Meanwhile, Vector Group can't cover its dividends from operating cash either. Instead, it simply issues more debt to cover its cash shortfall. Since 2006, Vector's debt level has quadrupled. Again, as long as Vector can borrow at reasonable terms, then this is arguably sustainable. But if bad times return, shareholders could find themselves without the income they've learned to expect.

Pay attention to payouts
Dividend stocks are a crucial part of your portfolio, but they aren't automatic moneymakers. If you keep an eye on your dividend stocks, you'll be better able to anticipate problems before they turn into the next dividend disaster.

Some dividends do make sense. Click here to get The Motley Fool's free report: 13 High-Yielding Stocks to Buy Today.

True to its name, The Motley Fool is made up of a motley assortment of writers and analysts, each with a unique perspective; sometimes we agree, sometimes we disagree, but we all believe in the power of learning from each other through our Foolish community.

Fool contributor Dan Caplinger thinks you'd be crazy not to have some dividend payers in your portfolio. He doesn't own the ones mentioned in this article, though. The Fool owns shares of Annaly Capital Management. Try any of our Foolish newsletters today, free for 30 days. The Fool's disclosure policy is crazy like a fox.


Read/Post Comments (8) | Recommend This Article (37)

Comments from our Foolish Readers

Help us keep this a respectfully Foolish area! This is a place for our readers to discuss, debate, and learn more about the Foolish investing topic you read about above. Help us keep it clean and safe. If you believe a comment is abusive or otherwise violates our Fool's Rules, please report it via the Report this Comment Report this Comment icon found on every comment.

  • Report this Comment On October 14, 2010, at 12:21 PM, gabbigirl wrote:

    I was researching REITs for my ROTH. NLY is one I especially liked. Any thoughts would be appreciated.

    Thanks for another great article.

  • Report this Comment On October 14, 2010, at 3:12 PM, mikecart1 wrote:

    I am also looking at NLY or CIM. It is like choosing between MO and PM. You can't go wrong!!!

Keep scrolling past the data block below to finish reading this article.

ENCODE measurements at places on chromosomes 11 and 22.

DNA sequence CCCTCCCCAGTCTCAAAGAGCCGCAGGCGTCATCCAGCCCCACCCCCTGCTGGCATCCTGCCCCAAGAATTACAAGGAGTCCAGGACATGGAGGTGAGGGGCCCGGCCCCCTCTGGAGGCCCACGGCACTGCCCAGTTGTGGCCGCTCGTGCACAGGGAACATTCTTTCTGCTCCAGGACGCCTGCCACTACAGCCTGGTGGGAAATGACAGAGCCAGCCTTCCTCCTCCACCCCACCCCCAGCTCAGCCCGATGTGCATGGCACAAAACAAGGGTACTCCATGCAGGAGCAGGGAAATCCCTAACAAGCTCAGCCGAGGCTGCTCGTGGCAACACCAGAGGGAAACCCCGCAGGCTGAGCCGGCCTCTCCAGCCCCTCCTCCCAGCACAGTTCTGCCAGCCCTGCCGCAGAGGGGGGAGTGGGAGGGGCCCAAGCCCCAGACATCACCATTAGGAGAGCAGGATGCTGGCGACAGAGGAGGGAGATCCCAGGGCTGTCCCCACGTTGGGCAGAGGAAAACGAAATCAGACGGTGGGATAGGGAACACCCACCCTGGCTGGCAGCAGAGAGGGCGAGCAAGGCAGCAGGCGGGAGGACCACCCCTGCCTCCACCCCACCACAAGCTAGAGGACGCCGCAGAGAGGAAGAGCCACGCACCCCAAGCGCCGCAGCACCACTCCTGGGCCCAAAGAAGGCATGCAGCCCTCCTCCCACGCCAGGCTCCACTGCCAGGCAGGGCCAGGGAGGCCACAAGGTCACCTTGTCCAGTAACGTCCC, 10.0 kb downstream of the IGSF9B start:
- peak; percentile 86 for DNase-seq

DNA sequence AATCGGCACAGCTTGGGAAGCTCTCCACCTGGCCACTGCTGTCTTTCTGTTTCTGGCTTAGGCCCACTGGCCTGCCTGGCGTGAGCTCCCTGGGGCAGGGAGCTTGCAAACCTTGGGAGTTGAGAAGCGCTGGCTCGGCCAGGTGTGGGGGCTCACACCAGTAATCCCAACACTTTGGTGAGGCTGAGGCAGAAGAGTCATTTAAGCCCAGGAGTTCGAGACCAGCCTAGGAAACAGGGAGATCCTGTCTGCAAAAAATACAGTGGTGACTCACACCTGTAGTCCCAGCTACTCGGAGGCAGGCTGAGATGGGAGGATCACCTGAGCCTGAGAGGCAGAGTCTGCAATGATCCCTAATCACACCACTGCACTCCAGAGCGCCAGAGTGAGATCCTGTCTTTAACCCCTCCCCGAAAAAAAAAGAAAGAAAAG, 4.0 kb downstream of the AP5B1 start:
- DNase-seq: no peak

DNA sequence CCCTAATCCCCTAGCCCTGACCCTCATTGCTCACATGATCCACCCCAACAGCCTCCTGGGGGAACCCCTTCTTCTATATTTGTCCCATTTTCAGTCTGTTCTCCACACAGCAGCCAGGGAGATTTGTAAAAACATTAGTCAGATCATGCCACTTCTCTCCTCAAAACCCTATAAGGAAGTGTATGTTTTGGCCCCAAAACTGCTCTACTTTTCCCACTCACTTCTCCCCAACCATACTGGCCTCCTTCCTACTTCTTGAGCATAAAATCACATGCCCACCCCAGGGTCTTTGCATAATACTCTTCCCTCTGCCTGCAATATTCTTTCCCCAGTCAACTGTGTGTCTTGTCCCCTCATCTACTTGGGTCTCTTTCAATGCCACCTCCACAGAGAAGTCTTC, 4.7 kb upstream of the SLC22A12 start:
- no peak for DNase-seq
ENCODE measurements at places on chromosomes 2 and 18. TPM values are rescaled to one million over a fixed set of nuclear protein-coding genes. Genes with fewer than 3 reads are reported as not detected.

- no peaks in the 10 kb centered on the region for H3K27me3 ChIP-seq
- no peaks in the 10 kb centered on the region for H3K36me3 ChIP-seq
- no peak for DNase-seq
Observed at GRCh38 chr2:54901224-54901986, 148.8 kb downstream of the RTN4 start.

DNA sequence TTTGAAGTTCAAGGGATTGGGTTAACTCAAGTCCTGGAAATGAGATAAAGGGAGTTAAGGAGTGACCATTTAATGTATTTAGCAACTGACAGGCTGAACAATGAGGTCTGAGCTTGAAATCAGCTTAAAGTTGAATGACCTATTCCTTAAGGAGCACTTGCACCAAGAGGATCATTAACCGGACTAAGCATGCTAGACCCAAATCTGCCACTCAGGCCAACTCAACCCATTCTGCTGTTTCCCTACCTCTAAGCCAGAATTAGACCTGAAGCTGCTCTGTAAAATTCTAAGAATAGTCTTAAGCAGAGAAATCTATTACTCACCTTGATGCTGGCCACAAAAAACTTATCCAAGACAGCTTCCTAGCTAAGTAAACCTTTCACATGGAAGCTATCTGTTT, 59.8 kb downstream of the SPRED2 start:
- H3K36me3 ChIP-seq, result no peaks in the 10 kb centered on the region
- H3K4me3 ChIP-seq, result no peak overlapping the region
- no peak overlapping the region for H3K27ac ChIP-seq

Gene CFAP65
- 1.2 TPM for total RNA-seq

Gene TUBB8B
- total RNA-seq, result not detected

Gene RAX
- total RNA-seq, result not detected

• Report this Comment On October 15, 2010, at 11:37 AM, offroadhero wrote:

    I got some NLY about a month ago. With this upcoming dividend I am looking at about 3.5% return in not quite 2 months. Its hard not to like them. Taxes are going to be a pain just like any REIT.

  • Report this Comment On October 22, 2010, at 1:42 PM, gimponthego wrote:

    I enjoyed the article as well! Not for lack of trying on my part, but does anyone know when NLY will be paying out their next dividend? Thanks! John

  • Report this Comment On October 23, 2010, at 1:00 AM, stockmover wrote:

    Hey John ...NLY will be making a .68 cents/share dividend payout on 10/28/10 . Their ex-dividend date was 9/30/10.

    Rich

  • Report this Comment On October 23, 2010, at 1:27 AM, goalie37 wrote:

    My problem with NLY is that they are in the mortgage and financing part of real estate. I prefer REITS that own land, have tenants, and charge rent.

  • Report this Comment On October 24, 2010, at 2:38 PM, MegaEurope wrote:

    Although FCF is higher than income for many REITs, it is still not enough to cover dividends at O, SPG and many others. After their huge runups 2009-2010 I think people should start taking profits.

  • Report this Comment On October 25, 2010, at 11:11 PM, King2fish wrote:

    NLY will probably look pretty until the interest rate spread reduces - I'd sell when Gov't starts causing interest rates to rise.